Jury recommends life, plus 419-year sentence for James Fields Jr.

CHARLOTTESVILLE, VA (WWBT) - A jury recommended Tuesday a life sentence for James Fields Jr., the man who killed Heather Heyer after plowing into a crowd during a Unite the Right Rally in August 2017.

Last week, a jury found Fields guilty of first-degree murder, aggravated malicious wounding, three counts of malicious wounding and one count of leaving the scene of an accident causing serious injury or death.

The jury recommended:

  • Life in prison for 1st degree murder 
  • 70 years for each count of aggravated malicious wounding (5 counts) 
  • 20 years for each count of malicious wounding (3 counts)
  • 9 years for hit and run 

The jury also recommended fines of about $500,000.

“In the end the hands of justice say he needs to be put away and I am okay with that,” explained Susan Bro, Heather Heyer’s mother. “I don’t hate him, but my god the kid is messed up put him away--I’m sorry.”

Bro was emotional at times, talking about how difficult it has been sitting in on the trial and thinking about her daughter. She says Fields not only destroyed her family but also destroyed his own family from his actions.

“There were a few days where people held me while I just cried because it was a lot to listen to," she said. "I’ll always have a whole in my heart, but I have to continue to live.”

Bro says there is still social justice work to be done, the reason she continues to pour her heart into the Heather Heyer Foundation. They provide scholarships for young people who are involved in non violent social justice work.

“She would be excited that hate did not win, she would be excited that social justice does move forward - the biggest thing is that hate did not win today,” said Bro.

Several survivors and community members spoke after Fields sentence was handed down. Wednesday Bowie, who after the verdict Friday said she felt the best she had in a year and a half, had a message related to the mental health defense presented during Monday’s sentencing hearing.

“I have a personality disorder - and I have never hurt anyone in my life,” Bowie explained. “I want people to make better choices for the future and not be like James Fields.”

Marcus Martin, who was friends with Heyer, and hurt during the crash says he does not hate Fields but cannot forgive him.

“I’ve got screws in my legs, there’s a lot of people with injuries worse than mine - still in wheelchairs on crutches, that have metal rods, plates, multiple screws, still healing from what you did to us," said Martin.

Martin sat in almost every day of testimony and evidence, saying he “couldn’t get away,” and felt he needed to be there each day after testifying. Martin said he plans to continue to offer support and time to the Heyer Foundation, and fight hate with love.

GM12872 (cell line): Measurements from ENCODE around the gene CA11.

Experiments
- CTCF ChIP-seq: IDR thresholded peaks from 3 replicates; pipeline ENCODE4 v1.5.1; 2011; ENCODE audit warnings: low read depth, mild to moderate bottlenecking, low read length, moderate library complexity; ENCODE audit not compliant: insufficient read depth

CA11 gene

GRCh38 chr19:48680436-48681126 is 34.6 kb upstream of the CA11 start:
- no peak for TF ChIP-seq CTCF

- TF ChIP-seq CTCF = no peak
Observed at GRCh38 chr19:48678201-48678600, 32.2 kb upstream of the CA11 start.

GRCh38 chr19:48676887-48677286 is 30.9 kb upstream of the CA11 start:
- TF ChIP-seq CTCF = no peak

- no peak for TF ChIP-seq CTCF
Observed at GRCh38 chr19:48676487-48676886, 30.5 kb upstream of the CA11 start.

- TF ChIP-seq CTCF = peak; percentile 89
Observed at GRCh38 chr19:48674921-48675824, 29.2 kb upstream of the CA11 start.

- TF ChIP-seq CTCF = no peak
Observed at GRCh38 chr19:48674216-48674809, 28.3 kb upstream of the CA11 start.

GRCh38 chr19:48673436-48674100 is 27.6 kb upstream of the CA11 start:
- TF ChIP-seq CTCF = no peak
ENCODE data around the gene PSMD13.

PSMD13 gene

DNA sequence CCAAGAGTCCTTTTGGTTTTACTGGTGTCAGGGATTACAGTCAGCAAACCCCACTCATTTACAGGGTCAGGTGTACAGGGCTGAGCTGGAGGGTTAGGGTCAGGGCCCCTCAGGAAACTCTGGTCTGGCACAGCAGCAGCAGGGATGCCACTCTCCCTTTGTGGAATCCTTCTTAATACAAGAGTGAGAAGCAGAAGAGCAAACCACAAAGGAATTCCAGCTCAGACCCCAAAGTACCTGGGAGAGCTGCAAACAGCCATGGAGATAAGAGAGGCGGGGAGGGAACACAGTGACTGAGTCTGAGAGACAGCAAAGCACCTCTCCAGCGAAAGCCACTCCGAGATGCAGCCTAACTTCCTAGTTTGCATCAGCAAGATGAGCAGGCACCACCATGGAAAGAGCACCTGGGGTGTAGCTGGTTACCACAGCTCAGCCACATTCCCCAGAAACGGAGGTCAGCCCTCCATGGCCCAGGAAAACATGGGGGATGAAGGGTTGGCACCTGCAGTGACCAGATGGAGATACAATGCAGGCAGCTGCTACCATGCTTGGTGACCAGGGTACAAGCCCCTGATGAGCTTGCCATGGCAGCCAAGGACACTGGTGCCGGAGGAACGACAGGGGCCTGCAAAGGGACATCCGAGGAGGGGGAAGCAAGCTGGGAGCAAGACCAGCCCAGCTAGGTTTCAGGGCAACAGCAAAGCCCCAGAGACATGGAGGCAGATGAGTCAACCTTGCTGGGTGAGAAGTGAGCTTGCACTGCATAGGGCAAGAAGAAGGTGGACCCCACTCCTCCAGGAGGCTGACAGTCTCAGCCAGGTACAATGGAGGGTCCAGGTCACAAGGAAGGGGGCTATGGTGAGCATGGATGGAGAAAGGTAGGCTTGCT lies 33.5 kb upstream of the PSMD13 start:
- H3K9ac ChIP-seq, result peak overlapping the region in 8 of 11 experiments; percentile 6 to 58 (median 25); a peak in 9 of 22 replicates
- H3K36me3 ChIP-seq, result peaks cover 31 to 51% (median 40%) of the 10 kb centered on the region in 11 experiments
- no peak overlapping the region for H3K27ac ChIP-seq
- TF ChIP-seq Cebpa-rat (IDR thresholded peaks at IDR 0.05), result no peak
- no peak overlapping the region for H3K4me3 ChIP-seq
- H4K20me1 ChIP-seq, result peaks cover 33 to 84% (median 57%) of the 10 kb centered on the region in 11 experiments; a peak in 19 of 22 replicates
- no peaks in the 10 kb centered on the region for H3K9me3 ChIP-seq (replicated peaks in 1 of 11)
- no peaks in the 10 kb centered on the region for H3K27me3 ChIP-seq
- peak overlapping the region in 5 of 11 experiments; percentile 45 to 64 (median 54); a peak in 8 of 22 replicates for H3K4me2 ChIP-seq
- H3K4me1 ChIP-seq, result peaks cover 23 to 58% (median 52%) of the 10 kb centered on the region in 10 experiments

“Gotta continue to fight the fight--the good fight, push for positivity," he explained.

Courtney Commander, Heyer’s friend, was with her counter protesting the day she died. Commander also sat in on almost every day of testimony, evidence, the verdict and sentencing, a difficult time, as she says it forced many to relive the dark days they experienced.

“I’ll never get my friend back and some of us will never fully recover from our injuries but I definitely feel a little bit higher now," Commander said.

She is focused now on doing even more social justice work in the community. Commander says Heyer was “gorgeous, her spirit is amazing.”

At Monday’s sentencing hearing, Heyer’s mother, Susan Bro, took the stand said her daughter’s death was like an “explosion” in her family. She said Fields tried to “silence” her daughter with his car, and said: “I refuse to allow that.”

Jeanne “Star” Peterson told the jury her life has been “a living nightmare” since she was hit by Fields’ car, the Associated Press reports. Her right leg was shattered, and she’s had five surgeries to try to repair it. She also suffered a broken spine and still hasn’t been able to return to work.

Daniel Murrie, a psychologist and professor at the University of Virginia School of Medicine, told jurors Monday that Fields had inexplicable volatile outbursts as a young child and was diagnosed with bipolar disorder at age 6, the AP reports. He was later diagnosed with schizoid personality disorder.

Murrie testified for the defense as jurors were asked to come up with a sentencing recommendation for Fields.

Murrie said Fields went off his psychiatric medication at age 18 and built an isolated “lifestyle centered around being alone.”

The two-week trial concluded Thursday as both sides delivered their closing arguments.

In closing statements, the commonwealth argued the case was about intent. Prosecutors said Fields used his car as a deadly weapon and that he acted with malice, intent and premeditation.

Senior Assistant Commonwealth’s Attorney Nina-Alice Antony said there is no credible evidence of Fields' claim that his car was attacked.

Antony said Fields acted with hatred, and that same hatred can be seen in text messages sent to his mother before the rally. She told him to be careful and Fields replied with “we are not the ones who need to be careful” alongside a picture of Adolf Hitler.

The judge’s formal sentencing for Fields is scheduled to take place in July.

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